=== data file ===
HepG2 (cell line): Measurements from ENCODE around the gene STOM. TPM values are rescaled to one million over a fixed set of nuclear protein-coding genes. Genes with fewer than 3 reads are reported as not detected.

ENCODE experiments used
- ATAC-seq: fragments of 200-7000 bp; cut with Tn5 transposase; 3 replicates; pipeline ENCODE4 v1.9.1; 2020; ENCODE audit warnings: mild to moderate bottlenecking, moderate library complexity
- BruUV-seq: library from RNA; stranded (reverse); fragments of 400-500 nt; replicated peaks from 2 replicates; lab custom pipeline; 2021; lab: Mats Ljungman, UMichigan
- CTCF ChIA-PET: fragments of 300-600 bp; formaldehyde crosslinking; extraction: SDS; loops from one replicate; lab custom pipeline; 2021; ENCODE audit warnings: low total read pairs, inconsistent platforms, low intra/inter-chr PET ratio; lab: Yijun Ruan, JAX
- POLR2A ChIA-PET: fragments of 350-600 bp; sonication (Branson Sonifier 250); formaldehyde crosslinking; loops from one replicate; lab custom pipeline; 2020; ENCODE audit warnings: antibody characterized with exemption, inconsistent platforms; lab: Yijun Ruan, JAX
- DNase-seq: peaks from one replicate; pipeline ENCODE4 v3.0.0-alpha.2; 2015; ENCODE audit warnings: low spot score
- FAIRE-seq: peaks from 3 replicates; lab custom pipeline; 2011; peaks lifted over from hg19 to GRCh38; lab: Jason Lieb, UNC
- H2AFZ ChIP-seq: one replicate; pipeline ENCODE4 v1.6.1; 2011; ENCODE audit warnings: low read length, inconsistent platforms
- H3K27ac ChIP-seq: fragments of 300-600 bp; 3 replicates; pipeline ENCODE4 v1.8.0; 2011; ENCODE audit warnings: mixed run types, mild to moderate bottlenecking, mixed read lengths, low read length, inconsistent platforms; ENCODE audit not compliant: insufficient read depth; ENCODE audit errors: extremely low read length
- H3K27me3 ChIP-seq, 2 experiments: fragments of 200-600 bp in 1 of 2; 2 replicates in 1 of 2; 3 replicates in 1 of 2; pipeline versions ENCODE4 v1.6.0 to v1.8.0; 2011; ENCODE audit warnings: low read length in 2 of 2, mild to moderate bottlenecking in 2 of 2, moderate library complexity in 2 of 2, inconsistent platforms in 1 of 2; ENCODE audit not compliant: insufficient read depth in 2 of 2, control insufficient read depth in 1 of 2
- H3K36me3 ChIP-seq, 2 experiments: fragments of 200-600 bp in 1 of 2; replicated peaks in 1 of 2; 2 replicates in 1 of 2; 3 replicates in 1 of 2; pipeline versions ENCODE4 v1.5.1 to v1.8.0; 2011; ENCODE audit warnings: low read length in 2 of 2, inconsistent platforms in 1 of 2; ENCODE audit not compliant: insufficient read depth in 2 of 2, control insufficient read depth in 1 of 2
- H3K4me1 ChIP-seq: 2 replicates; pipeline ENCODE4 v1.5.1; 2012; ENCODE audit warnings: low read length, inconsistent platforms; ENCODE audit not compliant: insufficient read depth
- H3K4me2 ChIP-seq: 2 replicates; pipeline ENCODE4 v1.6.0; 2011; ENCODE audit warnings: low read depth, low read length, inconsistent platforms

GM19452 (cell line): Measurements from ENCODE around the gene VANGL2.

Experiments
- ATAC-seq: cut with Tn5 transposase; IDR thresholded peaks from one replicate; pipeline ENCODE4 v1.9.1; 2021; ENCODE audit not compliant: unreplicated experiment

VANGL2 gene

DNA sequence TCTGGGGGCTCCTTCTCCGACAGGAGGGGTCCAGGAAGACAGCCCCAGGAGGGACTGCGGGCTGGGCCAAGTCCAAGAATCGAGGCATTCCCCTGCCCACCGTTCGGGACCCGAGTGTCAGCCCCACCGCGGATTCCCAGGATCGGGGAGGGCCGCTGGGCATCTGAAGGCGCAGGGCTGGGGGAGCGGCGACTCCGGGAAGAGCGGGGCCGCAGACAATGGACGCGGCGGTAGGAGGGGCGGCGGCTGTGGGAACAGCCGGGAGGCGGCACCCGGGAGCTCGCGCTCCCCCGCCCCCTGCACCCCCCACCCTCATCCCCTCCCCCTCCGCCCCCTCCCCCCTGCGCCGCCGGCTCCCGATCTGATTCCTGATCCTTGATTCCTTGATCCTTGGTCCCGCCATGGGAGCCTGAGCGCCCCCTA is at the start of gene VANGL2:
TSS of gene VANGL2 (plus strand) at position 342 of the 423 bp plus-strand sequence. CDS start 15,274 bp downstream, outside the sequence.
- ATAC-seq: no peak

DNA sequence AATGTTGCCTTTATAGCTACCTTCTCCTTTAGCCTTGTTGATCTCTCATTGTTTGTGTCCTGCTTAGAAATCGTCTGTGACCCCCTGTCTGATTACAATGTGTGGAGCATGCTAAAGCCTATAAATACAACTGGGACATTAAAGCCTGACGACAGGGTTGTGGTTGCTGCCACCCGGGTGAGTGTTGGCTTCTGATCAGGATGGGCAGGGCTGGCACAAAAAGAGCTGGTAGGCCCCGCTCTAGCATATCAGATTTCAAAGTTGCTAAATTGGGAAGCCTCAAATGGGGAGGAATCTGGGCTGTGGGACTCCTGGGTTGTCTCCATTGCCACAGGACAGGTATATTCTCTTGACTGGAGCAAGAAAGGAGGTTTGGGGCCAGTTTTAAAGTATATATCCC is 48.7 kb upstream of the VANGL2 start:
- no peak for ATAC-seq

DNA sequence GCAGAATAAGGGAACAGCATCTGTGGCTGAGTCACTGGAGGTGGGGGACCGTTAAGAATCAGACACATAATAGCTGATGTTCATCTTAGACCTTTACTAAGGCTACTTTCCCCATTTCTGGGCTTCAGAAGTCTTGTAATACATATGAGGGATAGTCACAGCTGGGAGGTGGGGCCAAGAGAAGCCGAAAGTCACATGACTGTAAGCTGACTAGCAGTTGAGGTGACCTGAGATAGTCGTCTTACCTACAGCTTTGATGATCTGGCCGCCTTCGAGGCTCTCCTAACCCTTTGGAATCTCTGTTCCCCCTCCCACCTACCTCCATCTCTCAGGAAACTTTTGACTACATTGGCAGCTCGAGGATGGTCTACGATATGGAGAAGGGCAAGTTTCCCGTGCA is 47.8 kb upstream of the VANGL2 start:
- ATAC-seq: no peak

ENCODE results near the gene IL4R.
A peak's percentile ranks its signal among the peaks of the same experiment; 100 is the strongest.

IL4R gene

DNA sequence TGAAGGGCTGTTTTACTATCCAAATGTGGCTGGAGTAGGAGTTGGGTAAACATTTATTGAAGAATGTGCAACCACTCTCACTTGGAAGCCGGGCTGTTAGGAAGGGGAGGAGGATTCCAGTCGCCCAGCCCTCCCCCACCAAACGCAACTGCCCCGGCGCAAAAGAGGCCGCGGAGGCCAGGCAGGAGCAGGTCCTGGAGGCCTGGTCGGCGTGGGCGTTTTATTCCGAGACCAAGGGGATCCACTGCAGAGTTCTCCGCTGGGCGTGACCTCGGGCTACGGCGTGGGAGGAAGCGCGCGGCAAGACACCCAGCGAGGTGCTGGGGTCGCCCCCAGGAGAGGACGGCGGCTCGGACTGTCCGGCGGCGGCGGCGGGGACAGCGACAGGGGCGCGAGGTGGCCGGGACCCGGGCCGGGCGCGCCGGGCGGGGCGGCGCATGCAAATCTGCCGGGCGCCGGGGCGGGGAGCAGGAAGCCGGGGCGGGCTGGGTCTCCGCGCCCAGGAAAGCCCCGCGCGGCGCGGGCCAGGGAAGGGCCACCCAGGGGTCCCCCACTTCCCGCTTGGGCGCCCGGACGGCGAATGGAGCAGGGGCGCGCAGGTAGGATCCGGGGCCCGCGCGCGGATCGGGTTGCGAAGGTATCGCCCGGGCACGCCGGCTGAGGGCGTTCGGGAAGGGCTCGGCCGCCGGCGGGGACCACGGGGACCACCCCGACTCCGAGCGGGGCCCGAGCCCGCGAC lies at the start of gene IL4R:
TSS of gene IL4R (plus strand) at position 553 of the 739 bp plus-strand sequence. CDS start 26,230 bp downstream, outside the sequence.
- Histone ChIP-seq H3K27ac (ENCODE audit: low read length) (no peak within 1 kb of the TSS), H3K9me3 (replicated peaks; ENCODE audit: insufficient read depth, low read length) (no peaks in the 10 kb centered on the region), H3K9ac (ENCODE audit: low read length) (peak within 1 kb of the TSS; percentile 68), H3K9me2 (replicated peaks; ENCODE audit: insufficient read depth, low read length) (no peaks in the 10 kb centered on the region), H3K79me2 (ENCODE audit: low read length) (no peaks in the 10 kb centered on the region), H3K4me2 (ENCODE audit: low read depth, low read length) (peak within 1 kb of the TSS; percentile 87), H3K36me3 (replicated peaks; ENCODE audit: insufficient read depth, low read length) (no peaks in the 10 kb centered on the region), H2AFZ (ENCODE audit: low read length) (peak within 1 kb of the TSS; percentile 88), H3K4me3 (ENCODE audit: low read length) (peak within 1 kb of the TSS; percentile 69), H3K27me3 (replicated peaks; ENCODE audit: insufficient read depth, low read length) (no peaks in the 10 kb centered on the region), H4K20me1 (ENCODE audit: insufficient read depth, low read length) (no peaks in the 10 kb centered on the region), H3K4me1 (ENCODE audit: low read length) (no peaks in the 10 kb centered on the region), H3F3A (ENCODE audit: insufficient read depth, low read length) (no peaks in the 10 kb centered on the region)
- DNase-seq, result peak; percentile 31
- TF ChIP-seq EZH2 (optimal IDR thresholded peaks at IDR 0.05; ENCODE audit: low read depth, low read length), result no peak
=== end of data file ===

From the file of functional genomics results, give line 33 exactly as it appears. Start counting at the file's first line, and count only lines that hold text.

- TF ChIP-seq EZH2 (optimal IDR thresholded peaks at IDR 0.05; ENCODE audit: low read depth, low read length), result no peak